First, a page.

Spin-photon interfaces of quantum emitter in nanometer-sized host matrix
Professor Alexander Kubanek, University Ulm, Germany
Leuchs-Russell Auditorium, A.1.500, Staudtstr. 2
Implementing efficient, highly controllable light-matter interfaces is essential to realizing goals such as solid-state quantum networks. Color center in diamond and, in particular, the negatively charged silicon-vacancy (SiV-) center are promising candidates for such interfaces due to favorable optical properties and long coherence times at low temperatures. Creating optical links between remote SiV- centers via photon-mediated spin-spin entanglement is an outstanding challenge. An efficient link could be realized by Purcell-enhanced optical transitions by means of optical resonators. The integration into the mode of an optical resonator is demanding and requires, e.g., absence of scattering and nanometer precision. Therefore, small dimensions of the host matrix are favorable. However, the resulting proximity of the quantum emitter to the surface typically degrades optical and coherence properties.
In this talk I will focus on our work on how to obtain single SiV- centers per one nanodiamond with ideal optical properties. I will introduce our path to integrated, hybrid, quantum devices by post-processing classical photonic and plasmonic structures with color centers in nanodiamonds. I will analyze the achieved coupling efficiency resulting in simulated Purcell-factors beyond 500 and measured Purcell-enhancement of more than 4.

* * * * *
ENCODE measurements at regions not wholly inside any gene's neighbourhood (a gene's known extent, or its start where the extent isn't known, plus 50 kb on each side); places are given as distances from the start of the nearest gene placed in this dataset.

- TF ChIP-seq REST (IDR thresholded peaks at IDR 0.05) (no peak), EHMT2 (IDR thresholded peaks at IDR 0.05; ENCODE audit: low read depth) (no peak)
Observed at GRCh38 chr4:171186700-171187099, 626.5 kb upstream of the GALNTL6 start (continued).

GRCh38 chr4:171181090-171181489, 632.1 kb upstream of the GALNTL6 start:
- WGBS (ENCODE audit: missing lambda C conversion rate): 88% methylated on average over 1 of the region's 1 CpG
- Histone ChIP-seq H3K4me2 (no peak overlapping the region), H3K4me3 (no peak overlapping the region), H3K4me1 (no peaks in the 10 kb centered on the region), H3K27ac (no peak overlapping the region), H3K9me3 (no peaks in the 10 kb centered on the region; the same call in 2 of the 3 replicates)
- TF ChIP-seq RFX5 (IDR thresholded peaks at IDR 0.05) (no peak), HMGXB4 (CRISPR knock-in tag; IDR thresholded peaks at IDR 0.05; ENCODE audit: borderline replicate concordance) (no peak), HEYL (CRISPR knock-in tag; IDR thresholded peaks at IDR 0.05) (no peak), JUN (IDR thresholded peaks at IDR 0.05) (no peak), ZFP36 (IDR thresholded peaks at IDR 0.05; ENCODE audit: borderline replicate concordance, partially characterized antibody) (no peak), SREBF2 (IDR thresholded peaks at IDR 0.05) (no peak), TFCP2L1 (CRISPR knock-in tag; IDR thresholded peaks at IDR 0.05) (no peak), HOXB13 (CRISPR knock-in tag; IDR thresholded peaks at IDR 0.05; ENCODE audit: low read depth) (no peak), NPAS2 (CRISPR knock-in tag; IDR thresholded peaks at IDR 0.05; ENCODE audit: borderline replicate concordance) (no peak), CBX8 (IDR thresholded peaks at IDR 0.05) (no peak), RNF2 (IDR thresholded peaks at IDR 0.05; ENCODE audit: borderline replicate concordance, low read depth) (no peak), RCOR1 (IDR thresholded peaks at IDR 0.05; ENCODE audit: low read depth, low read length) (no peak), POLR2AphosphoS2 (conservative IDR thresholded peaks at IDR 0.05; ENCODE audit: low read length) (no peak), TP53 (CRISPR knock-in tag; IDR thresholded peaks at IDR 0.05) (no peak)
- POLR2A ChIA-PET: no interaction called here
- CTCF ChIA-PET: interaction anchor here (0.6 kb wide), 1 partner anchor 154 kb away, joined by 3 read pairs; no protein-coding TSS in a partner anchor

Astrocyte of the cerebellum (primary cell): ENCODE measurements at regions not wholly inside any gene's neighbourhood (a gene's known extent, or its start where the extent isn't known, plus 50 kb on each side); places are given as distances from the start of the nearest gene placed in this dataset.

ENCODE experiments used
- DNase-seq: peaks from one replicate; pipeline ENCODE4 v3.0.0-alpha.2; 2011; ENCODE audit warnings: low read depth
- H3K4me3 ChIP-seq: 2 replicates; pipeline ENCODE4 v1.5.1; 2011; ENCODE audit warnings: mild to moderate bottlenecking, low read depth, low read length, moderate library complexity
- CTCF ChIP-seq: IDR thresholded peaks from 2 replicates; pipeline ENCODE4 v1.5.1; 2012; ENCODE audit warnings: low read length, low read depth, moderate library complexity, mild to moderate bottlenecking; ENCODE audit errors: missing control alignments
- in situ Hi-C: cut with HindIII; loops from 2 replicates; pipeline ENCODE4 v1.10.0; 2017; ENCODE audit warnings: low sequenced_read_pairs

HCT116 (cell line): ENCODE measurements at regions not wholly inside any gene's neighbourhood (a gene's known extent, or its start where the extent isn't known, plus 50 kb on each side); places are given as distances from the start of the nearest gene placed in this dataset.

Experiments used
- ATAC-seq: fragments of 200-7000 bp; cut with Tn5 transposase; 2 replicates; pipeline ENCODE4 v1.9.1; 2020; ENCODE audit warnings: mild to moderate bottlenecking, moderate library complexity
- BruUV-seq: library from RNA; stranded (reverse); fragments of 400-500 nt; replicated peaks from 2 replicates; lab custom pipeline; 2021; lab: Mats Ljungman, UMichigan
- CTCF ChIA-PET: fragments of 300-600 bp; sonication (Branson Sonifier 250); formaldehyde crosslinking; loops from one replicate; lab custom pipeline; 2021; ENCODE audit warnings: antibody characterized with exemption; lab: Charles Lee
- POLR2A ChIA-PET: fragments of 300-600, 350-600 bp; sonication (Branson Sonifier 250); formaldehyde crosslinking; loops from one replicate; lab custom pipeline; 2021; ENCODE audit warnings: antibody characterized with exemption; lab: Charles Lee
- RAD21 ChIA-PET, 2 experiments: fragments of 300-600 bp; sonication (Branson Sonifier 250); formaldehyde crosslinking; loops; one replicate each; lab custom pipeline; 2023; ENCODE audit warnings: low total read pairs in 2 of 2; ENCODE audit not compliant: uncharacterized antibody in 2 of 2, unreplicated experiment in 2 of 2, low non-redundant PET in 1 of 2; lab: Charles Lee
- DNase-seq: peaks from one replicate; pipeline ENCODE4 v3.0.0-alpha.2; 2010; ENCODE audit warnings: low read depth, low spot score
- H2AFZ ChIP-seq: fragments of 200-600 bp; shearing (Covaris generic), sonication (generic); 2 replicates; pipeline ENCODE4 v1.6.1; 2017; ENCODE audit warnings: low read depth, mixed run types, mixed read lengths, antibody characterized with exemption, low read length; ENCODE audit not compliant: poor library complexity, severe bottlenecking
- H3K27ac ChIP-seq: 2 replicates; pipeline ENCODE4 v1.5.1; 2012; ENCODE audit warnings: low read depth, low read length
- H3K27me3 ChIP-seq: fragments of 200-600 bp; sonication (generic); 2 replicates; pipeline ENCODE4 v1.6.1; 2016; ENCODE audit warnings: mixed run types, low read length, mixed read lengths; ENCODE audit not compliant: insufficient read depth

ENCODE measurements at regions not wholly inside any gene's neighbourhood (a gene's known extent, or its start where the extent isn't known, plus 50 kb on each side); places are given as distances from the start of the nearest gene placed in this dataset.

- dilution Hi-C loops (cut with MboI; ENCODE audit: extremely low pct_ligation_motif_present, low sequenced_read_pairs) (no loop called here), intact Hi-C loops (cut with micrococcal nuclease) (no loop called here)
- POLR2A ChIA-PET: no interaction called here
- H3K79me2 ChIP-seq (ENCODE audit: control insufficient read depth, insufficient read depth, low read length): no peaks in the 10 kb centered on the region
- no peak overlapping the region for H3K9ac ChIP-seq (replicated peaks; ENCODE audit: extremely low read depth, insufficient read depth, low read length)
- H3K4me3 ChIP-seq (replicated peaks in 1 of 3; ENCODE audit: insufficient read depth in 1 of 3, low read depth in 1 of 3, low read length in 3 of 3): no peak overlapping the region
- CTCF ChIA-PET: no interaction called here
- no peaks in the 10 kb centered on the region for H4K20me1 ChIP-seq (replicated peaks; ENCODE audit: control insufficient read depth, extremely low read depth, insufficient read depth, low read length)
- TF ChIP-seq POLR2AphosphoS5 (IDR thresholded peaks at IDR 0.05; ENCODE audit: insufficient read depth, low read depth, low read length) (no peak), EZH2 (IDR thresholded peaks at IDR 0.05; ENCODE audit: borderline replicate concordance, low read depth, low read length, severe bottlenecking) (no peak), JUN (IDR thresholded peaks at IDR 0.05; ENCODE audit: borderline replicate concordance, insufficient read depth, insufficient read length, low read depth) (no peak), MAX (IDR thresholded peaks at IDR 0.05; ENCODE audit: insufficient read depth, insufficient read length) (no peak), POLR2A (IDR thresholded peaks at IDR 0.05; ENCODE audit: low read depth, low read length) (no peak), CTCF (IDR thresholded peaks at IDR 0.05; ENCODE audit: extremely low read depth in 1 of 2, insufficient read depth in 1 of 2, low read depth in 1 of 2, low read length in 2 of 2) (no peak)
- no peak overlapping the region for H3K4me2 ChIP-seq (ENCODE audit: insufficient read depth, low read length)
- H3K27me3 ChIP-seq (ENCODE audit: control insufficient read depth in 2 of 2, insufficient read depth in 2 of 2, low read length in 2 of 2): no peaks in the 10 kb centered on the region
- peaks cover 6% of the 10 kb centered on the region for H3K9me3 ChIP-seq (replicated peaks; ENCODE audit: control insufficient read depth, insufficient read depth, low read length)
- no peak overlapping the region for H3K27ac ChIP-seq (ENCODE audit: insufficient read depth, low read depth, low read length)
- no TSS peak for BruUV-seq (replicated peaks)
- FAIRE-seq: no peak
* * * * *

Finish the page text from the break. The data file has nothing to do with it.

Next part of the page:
Furthermore, I will briefly talk about the integration of diamond membranes into fiber-based optical resonators without affecting the properties of the empty cavity. We used the coupled system, for example, to extract the absorption cross section of SiV-centers.
If time permits, I will discuss our recent and very exceptional discovery of Fourier- Transform limited lines from defect centers in hexagonal Boron Nitride (hBN) at room temperature.
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